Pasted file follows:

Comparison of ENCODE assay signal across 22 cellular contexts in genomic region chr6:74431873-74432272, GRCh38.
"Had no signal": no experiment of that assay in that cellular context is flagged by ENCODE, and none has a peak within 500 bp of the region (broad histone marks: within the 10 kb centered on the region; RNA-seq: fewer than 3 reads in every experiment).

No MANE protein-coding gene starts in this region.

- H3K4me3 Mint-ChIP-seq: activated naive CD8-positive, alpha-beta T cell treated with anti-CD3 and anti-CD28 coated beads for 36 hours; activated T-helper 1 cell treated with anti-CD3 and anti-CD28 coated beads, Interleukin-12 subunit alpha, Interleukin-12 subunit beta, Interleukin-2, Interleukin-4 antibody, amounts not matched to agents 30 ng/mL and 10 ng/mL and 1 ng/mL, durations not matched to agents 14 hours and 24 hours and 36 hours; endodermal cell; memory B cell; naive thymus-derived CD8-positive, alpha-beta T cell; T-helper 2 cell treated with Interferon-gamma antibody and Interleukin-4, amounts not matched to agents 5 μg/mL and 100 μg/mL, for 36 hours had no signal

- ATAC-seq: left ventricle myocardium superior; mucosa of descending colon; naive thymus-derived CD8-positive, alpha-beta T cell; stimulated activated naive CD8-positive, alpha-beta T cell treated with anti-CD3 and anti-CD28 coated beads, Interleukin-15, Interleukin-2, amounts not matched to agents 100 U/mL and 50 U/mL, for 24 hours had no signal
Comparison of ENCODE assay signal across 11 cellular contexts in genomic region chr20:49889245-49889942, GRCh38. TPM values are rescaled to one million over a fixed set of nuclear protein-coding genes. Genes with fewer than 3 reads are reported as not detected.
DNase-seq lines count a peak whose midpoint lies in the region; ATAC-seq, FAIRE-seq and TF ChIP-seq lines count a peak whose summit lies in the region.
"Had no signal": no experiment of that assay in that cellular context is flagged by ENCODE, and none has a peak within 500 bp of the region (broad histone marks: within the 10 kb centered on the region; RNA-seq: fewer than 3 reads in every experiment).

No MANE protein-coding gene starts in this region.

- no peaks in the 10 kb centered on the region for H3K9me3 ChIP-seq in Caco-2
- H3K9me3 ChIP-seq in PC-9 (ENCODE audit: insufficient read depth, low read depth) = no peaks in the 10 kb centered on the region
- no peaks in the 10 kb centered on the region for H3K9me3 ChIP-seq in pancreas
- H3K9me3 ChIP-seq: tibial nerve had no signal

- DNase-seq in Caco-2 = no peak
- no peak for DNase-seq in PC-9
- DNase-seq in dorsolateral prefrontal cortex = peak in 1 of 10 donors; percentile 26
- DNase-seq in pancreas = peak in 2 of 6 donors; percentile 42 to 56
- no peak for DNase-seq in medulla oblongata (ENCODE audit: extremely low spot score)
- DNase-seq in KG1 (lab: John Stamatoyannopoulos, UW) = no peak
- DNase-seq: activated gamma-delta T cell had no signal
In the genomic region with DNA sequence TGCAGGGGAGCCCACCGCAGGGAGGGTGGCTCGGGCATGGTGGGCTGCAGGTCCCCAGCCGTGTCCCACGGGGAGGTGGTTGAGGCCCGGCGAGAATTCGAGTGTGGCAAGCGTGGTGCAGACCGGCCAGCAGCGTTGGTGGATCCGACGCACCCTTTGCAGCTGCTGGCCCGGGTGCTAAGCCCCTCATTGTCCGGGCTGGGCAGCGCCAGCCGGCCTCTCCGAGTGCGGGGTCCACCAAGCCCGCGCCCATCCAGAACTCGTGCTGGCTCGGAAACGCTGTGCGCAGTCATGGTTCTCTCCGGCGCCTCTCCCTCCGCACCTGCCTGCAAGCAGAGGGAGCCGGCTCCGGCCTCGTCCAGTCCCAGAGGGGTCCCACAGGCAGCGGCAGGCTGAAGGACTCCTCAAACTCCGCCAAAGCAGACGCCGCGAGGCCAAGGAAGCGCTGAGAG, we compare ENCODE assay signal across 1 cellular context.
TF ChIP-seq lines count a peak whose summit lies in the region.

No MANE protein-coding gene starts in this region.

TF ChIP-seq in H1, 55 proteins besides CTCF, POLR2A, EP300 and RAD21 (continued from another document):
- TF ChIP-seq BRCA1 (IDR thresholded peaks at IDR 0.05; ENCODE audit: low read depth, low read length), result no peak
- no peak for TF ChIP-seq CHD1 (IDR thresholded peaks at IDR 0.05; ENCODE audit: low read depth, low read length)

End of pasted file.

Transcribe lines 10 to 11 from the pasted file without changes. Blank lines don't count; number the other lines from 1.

- no peaks in the 10 kb centered on the region for H3K9me3 ChIP-seq in Caco-2
- H3K9me3 ChIP-seq in PC-9 (ENCODE audit: insufficient read depth, low read depth) = no peaks in the 10 kb centered on the region